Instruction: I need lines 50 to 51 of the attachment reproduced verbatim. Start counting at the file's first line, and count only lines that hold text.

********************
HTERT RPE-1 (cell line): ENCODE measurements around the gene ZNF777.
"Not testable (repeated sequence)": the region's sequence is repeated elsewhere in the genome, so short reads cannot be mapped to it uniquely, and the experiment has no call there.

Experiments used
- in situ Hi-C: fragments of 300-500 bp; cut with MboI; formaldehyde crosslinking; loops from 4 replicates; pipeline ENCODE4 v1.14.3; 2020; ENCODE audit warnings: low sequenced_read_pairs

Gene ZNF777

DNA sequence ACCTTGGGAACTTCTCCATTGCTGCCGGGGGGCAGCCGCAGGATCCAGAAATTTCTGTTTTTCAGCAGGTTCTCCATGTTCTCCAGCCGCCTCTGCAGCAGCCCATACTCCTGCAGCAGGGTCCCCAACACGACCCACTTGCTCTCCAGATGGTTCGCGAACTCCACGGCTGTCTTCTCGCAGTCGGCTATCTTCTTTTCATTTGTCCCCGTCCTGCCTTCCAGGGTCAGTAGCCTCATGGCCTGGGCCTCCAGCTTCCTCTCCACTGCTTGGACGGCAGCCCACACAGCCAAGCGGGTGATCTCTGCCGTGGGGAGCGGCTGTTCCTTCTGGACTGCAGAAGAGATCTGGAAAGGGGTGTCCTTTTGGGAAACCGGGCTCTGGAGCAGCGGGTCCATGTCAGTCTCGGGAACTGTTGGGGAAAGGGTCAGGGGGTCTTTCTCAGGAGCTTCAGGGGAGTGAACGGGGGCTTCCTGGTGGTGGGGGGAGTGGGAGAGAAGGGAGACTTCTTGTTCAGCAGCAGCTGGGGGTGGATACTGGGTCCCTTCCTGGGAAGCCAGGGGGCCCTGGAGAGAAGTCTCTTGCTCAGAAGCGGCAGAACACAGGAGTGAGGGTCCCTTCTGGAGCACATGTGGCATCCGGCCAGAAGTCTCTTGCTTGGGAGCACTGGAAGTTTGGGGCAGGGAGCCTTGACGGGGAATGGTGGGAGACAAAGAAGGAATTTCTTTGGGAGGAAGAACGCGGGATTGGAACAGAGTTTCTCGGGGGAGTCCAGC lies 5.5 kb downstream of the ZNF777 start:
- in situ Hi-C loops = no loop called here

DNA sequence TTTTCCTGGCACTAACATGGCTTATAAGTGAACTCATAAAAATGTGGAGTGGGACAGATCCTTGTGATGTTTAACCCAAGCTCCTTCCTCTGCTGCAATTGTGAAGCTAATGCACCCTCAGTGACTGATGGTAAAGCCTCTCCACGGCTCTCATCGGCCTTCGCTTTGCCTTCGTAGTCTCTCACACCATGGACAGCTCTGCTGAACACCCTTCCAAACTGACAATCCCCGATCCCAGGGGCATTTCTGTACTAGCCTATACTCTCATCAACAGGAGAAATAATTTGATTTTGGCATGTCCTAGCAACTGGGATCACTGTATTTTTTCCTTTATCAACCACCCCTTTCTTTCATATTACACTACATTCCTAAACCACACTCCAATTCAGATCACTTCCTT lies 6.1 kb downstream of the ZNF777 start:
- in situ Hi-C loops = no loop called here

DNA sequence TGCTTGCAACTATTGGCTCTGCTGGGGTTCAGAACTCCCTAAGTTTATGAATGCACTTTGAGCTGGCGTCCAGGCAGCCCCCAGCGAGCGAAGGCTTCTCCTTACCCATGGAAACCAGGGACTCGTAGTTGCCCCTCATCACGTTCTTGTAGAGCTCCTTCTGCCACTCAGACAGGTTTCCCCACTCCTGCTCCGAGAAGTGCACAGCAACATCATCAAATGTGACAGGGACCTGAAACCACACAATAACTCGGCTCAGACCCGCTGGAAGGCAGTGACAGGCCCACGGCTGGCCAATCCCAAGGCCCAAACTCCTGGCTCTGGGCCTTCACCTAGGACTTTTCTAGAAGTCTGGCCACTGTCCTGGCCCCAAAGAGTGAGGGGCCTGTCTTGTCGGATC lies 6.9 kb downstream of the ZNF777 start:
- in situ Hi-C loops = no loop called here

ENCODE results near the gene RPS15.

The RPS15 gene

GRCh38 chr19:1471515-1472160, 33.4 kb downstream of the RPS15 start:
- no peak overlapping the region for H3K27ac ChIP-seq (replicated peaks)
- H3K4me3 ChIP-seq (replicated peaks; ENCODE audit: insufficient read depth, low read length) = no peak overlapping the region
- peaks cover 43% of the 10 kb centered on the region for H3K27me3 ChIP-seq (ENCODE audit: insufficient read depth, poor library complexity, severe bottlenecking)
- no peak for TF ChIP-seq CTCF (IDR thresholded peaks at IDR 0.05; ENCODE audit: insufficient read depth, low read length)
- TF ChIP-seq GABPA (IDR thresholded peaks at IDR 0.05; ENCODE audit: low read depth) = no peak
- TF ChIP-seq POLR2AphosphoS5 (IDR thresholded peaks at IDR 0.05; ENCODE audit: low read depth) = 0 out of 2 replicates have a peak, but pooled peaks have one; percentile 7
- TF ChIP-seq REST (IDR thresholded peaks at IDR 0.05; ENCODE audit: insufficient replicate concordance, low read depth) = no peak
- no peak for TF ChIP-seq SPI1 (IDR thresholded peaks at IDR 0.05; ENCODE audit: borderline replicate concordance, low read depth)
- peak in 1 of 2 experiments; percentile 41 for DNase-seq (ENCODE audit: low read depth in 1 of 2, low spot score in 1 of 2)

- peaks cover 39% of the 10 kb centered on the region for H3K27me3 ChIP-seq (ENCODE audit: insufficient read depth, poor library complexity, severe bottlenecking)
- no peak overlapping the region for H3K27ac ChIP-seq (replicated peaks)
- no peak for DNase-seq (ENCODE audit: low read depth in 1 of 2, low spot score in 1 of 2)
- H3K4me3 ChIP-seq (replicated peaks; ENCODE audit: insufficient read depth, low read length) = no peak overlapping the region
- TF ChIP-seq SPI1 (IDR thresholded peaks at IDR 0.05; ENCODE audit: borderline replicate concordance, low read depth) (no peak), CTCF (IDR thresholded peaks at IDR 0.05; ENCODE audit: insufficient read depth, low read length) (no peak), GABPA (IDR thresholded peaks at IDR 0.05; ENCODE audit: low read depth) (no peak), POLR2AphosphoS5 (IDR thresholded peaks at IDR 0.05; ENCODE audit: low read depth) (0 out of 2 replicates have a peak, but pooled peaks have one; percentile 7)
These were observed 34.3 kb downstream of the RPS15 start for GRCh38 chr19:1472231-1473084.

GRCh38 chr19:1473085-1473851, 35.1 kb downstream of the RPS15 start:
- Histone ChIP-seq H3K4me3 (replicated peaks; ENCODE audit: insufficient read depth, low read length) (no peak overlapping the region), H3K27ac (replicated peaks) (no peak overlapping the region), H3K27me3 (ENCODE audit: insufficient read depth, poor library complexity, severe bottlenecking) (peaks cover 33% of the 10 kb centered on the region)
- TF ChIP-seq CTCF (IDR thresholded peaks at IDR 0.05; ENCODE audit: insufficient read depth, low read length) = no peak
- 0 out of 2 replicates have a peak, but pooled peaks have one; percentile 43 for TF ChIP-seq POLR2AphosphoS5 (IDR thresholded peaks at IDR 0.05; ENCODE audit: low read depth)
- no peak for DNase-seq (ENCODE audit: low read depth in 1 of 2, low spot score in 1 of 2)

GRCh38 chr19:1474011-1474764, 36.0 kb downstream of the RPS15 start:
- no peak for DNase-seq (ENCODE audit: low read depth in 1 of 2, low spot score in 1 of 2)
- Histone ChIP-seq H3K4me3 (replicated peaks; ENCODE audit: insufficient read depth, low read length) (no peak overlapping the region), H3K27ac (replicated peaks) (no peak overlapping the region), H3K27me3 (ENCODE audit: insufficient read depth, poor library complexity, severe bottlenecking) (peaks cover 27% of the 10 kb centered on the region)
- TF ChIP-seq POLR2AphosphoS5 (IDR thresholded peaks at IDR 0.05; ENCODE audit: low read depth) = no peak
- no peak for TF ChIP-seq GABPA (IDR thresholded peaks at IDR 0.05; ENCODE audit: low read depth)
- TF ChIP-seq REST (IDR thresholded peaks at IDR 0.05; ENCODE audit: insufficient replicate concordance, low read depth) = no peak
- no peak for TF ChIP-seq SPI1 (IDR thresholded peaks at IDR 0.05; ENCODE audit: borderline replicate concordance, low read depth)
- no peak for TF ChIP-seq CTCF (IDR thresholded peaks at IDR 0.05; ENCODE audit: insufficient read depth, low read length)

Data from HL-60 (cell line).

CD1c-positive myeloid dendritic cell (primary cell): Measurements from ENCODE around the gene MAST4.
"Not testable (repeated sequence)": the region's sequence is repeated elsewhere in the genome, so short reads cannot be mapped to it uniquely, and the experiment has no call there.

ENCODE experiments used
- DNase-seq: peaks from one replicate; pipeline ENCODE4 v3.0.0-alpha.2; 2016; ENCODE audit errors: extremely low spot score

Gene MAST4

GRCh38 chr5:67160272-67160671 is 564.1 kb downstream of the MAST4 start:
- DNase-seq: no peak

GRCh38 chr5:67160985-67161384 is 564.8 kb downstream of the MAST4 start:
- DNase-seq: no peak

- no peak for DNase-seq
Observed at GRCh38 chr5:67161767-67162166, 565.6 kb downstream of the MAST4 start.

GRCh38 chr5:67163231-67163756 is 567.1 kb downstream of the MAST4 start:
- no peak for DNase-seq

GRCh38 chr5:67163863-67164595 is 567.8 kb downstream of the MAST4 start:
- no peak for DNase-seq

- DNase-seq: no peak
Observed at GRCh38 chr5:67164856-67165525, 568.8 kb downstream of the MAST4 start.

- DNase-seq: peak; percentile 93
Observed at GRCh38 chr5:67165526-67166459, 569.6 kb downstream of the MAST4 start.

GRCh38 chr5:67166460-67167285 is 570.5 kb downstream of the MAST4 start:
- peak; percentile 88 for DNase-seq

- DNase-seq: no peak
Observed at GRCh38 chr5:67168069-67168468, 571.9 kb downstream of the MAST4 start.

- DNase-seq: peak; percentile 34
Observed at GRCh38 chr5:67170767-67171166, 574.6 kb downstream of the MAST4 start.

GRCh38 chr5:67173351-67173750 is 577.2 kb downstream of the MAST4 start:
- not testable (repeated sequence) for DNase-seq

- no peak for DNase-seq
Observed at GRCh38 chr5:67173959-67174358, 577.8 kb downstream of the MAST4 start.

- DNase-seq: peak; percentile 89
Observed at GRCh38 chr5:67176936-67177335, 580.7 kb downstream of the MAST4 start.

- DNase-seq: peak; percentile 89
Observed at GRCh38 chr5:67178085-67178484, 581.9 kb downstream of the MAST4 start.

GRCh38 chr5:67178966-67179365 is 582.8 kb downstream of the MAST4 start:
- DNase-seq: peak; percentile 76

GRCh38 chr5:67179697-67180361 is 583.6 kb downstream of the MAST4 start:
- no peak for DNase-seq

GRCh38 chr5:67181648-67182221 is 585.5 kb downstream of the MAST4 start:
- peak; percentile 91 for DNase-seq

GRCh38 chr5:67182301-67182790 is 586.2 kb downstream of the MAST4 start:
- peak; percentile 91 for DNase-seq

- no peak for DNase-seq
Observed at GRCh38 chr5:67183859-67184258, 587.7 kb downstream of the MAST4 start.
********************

- DNase-seq: no peak

GRCh38 chr5:67160985-67161384 is 564.8 kb downstream of the MAST4 start: